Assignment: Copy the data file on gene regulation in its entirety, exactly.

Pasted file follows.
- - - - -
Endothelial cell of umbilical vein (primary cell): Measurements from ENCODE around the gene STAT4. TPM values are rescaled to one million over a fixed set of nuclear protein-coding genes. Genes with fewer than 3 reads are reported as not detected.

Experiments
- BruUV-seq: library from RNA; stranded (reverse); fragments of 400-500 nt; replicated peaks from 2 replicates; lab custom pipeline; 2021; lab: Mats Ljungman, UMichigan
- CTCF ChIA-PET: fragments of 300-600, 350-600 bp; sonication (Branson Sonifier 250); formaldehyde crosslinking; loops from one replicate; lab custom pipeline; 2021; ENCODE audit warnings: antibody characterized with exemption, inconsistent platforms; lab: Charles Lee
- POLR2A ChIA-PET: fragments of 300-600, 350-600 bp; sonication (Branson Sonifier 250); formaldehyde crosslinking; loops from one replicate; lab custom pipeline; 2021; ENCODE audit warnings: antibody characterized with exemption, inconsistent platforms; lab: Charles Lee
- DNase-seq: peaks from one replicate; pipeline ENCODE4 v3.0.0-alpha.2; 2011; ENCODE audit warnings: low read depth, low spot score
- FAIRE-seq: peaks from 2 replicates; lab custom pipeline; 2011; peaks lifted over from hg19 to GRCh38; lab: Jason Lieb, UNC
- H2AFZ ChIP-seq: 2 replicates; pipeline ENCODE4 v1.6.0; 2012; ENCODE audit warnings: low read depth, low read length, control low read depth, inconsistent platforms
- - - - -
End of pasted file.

Endothelial cell of umbilical vein (primary cell): Measurements from ENCODE around the gene STAT4. TPM values are rescaled to one million over a fixed set of nuclear protein-coding genes. Genes with fewer than 3 reads are reported as not detected.

Experiments
- BruUV-seq: library from RNA; stranded (reverse); fragments of 400-500 nt; replicated peaks from 2 replicates; lab custom pipeline; 2021; lab: Mats Ljungman, UMichigan
- CTCF ChIA-PET: fragments of 300-600, 350-600 bp; sonication (Branson Sonifier 250); formaldehyde crosslinking; loops from one replicate; lab custom pipeline; 2021; ENCODE audit warnings: antibody characterized with exemption, inconsistent platforms; lab: Charles Lee
- POLR2A ChIA-PET: fragments of 300-600, 350-600 bp; sonication (Branson Sonifier 250); formaldehyde crosslinking; loops from one replicate; lab custom pipeline; 2021; ENCODE audit warnings: antibody characterized with exemption, inconsistent platforms; lab: Charles Lee
- DNase-seq: peaks from one replicate; pipeline ENCODE4 v3.0.0-alpha.2; 2011; ENCODE audit warnings: low read depth, low spot score
- FAIRE-seq: peaks from 2 replicates; lab custom pipeline; 2011; peaks lifted over from hg19 to GRCh38; lab: Jason Lieb, UNC
- H2AFZ ChIP-seq: 2 replicates; pipeline ENCODE4 v1.6.0; 2012; ENCODE audit warnings: low read depth, low read length, control low read depth, inconsistent platforms